Globally and domestically, CCUS is likely to play a vital role in achieving the ambitions of the Paris Agreement. Both the Intergovernmental Panel on Climate Change and the International Energy Agency, amongst others, have advised on the central role CCUS must play to achieve the Paris Agreement. CCUS will likely be a globally significant technology in both developed and developing countries, supporting the low carbon energy transition.
Carbon capture usage and storage (CCUS) is, according to the UK Government , likely to play an essential role in helping the UK meet its net zero by 2050 commitment. This is because of the role CCUS can play in supporting decarbonisation across the UK economy, including:
The UK’s Committee on Climate Change (CCC), in its Net Zero report to Government (May 2019) advised that “CCUS is a necessity, not an option” and has advised that between 75-175Mt CO2/yr may need to be captured and stored in the UK by 2050. The CCC recommend that deployment is prioritised in the 2020s so that 10Mt CO2/yr is captured and stored by 2030, a recommendation that has been echoed by the BEIS Select Committee to Government. The CCC, BEIS Committee and a number of other influential organisations (e.g. the CBI) have all called for the UK Government to raise its ambition on CCUS and prioritise deployment in the 2020s.
UK Government policy on CCUS is set out in its CCUS Action Plan, published at the UK hosted (with the International Energy Agency) Global CCUS Summit in November 2019. The Action Plan set out that the UK sees an opportunity to become a global leader on CCUS and the Plan is designed to enable the UK’s first CCUS facility to be operational from the mid-2020s, as an essential first step to meeting the Government’s ambition of having the option to deploy CCUS at scale during the 2030s.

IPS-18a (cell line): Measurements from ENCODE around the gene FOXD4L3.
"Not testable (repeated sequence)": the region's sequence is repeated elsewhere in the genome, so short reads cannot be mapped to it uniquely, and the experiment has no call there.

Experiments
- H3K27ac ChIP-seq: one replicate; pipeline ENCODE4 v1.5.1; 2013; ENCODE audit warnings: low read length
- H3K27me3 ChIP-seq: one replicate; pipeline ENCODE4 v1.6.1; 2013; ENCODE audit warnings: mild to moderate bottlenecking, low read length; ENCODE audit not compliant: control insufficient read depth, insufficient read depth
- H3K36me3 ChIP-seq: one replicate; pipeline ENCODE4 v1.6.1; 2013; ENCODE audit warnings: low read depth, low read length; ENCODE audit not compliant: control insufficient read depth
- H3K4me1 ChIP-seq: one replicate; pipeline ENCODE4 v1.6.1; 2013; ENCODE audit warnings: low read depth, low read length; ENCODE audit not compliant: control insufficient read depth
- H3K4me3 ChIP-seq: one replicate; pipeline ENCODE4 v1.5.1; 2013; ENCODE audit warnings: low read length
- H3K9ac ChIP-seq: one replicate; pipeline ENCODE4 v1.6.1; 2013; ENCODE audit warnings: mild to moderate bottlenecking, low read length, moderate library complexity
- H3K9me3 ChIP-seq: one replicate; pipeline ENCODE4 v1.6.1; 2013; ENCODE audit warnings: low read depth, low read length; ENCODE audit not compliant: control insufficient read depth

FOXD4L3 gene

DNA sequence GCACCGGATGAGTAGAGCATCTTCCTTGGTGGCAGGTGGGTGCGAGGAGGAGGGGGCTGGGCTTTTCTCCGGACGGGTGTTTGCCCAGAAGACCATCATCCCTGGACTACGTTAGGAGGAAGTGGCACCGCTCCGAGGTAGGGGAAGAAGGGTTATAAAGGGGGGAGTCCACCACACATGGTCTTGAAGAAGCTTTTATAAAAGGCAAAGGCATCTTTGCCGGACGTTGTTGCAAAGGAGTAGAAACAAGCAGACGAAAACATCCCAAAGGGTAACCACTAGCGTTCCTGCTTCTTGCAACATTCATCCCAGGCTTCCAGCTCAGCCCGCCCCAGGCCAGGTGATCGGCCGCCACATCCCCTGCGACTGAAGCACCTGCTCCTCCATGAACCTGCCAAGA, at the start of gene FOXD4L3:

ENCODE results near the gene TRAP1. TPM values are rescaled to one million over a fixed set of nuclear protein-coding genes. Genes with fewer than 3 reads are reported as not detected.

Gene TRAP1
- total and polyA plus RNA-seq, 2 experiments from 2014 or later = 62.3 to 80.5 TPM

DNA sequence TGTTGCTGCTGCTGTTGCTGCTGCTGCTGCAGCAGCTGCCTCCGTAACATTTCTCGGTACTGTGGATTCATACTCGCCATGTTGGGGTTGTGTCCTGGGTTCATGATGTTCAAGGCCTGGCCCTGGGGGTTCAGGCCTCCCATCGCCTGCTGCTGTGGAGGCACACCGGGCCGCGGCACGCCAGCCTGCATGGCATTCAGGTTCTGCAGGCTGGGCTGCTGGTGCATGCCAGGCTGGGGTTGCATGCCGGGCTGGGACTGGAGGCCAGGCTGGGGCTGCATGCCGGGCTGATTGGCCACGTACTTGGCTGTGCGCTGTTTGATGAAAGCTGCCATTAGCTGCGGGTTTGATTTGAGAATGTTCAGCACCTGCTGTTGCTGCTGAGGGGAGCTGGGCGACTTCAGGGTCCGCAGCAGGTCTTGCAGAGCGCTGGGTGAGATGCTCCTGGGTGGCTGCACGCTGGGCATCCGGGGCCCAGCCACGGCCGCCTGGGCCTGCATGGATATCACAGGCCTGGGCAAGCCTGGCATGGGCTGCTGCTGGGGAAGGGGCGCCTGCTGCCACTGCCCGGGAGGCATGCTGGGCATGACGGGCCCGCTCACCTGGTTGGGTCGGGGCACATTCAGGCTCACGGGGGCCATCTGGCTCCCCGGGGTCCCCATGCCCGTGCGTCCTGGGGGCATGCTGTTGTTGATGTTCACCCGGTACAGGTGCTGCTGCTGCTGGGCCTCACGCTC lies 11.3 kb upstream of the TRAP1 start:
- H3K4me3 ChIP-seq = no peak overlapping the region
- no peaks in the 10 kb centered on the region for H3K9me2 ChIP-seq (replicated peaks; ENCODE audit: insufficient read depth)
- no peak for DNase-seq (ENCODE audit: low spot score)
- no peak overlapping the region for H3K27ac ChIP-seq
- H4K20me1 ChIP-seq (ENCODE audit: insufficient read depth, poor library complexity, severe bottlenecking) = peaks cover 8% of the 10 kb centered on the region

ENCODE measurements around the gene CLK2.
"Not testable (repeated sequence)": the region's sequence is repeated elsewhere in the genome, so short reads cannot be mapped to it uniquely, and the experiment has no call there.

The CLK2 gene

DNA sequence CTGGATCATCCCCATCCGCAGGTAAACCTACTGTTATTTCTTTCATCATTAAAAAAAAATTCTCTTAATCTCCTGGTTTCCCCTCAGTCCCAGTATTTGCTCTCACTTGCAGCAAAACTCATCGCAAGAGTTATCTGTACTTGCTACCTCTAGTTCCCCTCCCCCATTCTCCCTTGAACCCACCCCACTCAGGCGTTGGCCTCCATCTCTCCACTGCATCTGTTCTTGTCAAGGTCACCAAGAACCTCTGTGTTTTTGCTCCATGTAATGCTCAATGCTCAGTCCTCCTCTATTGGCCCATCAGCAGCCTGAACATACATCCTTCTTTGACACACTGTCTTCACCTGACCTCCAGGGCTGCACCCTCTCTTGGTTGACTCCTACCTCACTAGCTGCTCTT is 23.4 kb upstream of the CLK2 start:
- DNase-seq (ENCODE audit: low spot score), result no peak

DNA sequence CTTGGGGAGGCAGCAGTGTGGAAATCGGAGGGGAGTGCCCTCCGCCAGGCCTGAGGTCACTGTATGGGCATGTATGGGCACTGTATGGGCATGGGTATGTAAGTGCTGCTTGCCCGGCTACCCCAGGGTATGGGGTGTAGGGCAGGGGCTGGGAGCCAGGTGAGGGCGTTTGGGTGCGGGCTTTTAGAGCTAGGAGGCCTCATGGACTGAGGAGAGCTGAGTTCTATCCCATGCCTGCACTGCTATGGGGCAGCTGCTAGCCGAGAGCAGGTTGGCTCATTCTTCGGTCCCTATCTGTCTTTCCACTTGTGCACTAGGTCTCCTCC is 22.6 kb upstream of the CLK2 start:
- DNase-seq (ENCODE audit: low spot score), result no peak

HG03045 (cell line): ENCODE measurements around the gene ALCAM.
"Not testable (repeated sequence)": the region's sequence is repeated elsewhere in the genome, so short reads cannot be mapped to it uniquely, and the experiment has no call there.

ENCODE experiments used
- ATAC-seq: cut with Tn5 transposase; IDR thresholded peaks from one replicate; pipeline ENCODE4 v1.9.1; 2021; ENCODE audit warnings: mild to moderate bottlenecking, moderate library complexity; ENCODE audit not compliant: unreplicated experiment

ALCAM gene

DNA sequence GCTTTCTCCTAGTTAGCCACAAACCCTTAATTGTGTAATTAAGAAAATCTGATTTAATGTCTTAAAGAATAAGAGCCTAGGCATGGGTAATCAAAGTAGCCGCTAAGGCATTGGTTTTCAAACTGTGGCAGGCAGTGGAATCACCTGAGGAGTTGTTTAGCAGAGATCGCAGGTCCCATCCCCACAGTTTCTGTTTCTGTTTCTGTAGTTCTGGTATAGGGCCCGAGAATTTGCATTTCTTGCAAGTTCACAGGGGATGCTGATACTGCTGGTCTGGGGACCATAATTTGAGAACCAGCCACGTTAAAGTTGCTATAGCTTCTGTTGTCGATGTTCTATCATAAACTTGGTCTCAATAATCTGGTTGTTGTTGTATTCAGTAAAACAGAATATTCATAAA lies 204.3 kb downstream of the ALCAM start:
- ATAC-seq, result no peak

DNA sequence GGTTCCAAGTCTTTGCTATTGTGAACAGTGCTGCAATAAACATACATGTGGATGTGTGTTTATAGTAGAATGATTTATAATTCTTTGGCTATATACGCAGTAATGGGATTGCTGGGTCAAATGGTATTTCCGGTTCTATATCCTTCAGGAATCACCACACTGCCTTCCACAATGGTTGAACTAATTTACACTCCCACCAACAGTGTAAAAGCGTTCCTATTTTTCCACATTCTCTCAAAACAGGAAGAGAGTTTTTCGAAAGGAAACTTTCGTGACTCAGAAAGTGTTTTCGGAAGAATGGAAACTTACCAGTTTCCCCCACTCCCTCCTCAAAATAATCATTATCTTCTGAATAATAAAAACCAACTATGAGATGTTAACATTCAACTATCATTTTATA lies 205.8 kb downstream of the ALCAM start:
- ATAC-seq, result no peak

The Action Plan set out a number of commitments and priorities to meet the mid-2020s deployment commitment (and the 2030s ambition), chiefly:
The Global CCS Institute regularly ranks the UK as a leader in its CCS Readiness Index for example.
The UK Government has already implemented a regulatory framework for CCUS, driven by the European CCS Directive. The EU CCS Directive requires stringent measures for carbon dioxide storage site selection to be in place which mean that no geological storage of carbon dioxide is possible without a carbon dioxide storage permit. For example, a site beneath the North Sea in UK territorial waters can only be used for carbon dioxide storage after detailed technical and environmental assessments show there is no significant risk of carbon dioxide leakage or damage to human health or the environment. This includes an evaluation of any potential seismicity to ensure the safe and permanent storage of carbon dioxide. In the UK a carbon dioxide storage permit application will be considered, and issued, by the Oil and Gas Authority in accordance with European legislation.
In addition, a CCUS project will need to comply with health and safety assessments from the Health and Safety Executive. Any CCUS project and will also require permits and approval from the Environment Agency (or the equivalent body in Scotland and Wales).
The UK Government has stated that CCUS is likely to play an essential role in the UK meeting its net zero commitment. The CCC have advised that CCUS is a necessity. A regulatory framework to enable CCUS deployment is in place. The challenge going forward is putting in place new CCUS business models – for which the UK Government is currently consulting on – and sending a clear and strong deployment signal to CCUS developers and investors.
The UK, as with other countries, has tried to deploy CCUS before without success. In the context of ‘net zero’, getting it right this time is imperative.